EAST LANSING, MICH. The Final Four merely was expected when Alan Anderson, Kelvin Torbert and Chris Hill started their careers at Michigan State. They didn't expect it to be a four-year trip.
The Spartans, after all, were coming off three straight Final Fours, including a national championship in 2000. They had won four consecutive Big Ten titles.
It didn't work out that way.
Early departures for the NBA forced Anderson, Torbert and Hill into bigger roles as freshmen. Along with former walk-on Tim Bograkos, they fell one victory short of the Final Four as sophomores in 2003, were relegated to contenders instead of champions in the Big Ten the next two years and entered the NCAAs this year with an 81-43 overall record.
It took them nearly two years to snap a 12-game losing streak against ranked opponents -- finally doing it Feb. 24 against Wisconsin -- because they couldn't make key shots or stops.
They were good, just not great, but they were called losers and chokers.
Now, Michigan State's much-maligned seniors are ending their careers where they thought it would be all along -- in the Final Four, where they meet powerful North Carolina in the semifinals Saturday night.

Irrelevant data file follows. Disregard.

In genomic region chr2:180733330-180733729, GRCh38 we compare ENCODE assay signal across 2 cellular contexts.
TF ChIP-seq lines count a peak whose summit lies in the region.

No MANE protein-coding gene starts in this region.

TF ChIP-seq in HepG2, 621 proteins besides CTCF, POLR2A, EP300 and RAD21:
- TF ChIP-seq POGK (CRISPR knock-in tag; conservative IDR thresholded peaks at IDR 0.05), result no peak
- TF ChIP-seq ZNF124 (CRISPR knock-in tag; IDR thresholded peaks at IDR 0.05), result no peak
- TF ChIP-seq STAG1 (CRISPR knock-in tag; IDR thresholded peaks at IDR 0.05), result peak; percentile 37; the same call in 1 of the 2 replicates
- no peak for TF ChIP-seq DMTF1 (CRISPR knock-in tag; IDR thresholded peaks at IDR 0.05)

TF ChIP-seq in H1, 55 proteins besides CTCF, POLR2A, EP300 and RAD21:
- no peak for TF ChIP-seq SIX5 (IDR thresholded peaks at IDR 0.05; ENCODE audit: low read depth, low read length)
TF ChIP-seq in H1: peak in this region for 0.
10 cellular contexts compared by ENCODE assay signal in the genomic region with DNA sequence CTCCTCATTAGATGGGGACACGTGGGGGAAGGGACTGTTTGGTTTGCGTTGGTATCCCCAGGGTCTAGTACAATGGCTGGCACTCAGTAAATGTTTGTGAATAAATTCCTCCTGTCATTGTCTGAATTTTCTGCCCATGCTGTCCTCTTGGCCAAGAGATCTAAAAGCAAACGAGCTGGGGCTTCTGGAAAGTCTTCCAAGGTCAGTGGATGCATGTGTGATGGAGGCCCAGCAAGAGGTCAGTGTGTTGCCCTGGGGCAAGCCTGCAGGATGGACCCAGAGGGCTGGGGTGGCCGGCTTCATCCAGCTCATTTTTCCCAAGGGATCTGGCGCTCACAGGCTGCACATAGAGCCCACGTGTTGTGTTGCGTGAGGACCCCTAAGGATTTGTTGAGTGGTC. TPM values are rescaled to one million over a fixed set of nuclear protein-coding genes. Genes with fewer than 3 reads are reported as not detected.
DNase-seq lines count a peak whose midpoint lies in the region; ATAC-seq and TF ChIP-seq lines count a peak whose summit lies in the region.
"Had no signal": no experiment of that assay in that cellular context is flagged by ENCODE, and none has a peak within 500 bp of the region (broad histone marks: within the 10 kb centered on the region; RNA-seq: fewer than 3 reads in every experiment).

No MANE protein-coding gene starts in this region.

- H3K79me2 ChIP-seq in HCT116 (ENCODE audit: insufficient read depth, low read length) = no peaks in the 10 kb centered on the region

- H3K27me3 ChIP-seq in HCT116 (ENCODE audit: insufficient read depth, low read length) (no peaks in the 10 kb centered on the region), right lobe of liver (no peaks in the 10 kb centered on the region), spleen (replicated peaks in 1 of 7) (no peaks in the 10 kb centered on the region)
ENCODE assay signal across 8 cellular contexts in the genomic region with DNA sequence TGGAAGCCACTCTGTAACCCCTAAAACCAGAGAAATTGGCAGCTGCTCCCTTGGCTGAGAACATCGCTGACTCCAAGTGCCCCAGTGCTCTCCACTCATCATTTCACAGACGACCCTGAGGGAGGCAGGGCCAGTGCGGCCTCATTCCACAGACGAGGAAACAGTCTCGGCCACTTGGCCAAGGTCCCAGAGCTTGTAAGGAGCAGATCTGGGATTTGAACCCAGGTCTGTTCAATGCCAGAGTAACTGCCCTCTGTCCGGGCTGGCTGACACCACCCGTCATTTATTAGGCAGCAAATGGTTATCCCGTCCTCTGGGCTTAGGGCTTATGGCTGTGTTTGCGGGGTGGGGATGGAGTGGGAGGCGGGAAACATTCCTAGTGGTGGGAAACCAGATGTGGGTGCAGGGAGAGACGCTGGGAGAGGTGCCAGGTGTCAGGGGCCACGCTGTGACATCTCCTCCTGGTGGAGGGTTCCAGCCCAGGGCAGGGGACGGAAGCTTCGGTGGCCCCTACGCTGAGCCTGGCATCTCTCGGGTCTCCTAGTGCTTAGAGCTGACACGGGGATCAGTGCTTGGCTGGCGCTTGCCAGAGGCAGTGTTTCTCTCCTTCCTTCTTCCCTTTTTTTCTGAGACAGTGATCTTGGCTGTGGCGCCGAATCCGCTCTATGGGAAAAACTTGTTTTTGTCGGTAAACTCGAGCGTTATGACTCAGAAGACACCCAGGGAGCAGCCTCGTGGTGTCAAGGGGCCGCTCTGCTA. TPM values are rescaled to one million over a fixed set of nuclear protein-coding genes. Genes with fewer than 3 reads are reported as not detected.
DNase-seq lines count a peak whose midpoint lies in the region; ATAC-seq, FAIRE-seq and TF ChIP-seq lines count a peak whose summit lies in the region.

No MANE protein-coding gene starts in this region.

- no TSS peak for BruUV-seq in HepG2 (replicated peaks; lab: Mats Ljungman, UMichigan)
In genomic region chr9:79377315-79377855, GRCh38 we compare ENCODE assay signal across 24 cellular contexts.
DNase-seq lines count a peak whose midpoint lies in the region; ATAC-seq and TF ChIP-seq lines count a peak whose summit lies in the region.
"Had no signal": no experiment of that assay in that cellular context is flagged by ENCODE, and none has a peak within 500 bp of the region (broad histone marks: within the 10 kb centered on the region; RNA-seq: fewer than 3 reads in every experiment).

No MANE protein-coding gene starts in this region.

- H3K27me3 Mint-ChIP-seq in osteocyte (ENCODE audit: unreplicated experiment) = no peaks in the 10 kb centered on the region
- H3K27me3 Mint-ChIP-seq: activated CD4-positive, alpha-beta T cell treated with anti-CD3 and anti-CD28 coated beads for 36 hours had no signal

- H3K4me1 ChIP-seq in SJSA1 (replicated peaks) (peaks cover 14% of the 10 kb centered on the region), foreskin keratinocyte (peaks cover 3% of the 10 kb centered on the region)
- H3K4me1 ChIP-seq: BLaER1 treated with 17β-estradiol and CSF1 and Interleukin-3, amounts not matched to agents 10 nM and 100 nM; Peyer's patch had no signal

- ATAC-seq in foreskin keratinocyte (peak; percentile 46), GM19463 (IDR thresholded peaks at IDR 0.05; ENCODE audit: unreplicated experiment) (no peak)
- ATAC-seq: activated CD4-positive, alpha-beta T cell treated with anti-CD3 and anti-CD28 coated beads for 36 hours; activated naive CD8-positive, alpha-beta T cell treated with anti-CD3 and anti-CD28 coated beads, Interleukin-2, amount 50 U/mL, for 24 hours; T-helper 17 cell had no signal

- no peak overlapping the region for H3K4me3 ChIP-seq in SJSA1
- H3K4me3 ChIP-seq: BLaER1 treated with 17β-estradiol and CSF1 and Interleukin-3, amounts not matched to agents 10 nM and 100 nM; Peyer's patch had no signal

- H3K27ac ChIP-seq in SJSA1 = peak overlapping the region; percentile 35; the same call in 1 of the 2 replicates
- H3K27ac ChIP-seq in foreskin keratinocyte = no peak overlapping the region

The Spartans got there by beating both top-seeded Duke and second-seeded Kentucky in consecutive games in the Austin Regional, the first team ever to beat both those powers in the same NCAA Tournament.
Still, it wouldn't have happened without crucial help from sophomore Shannon Brown and juniors Paul Davis and Maurice Ager. That trio made the all-regional team, and Brown was the most outstanding player.
"We're working on sending them out right," Davis said.
Brown scored a career-high 24 points in the double-overtime thriller over Kentucky in the regional championship game. Davis recorded double-doubles in points and rebounds in the last three games, and Ager totaled 35 points against Duke and Kentucky.
"We couldn't have done it without them," Anderson acknowledged.
The Spartans will need everyone -- seniors and non-seniors alike -- to play up to their potential to have any chance against the Tar Heels, who are five-point favorites.
The Spartans are eager to show they're more like the Tar Heels than the Michigan State teams of old.
Michigan State is counting on Davis to display his skills and improved strength against Carolina's star center, Sean May.
Davis, the first Spartan since Earvin "Magic" Johnson to have three straight double-doubles in the NCAA Tournament, knows his task is tough.
"With a player like that, you can't stop him, but you can slow him down," he said.
And May equally is impressed with Davis.
"Paul's about as good as they get," May said. "He can really shoot the basketball from the perimeter, he's got some great post moves and he's an underrated defender."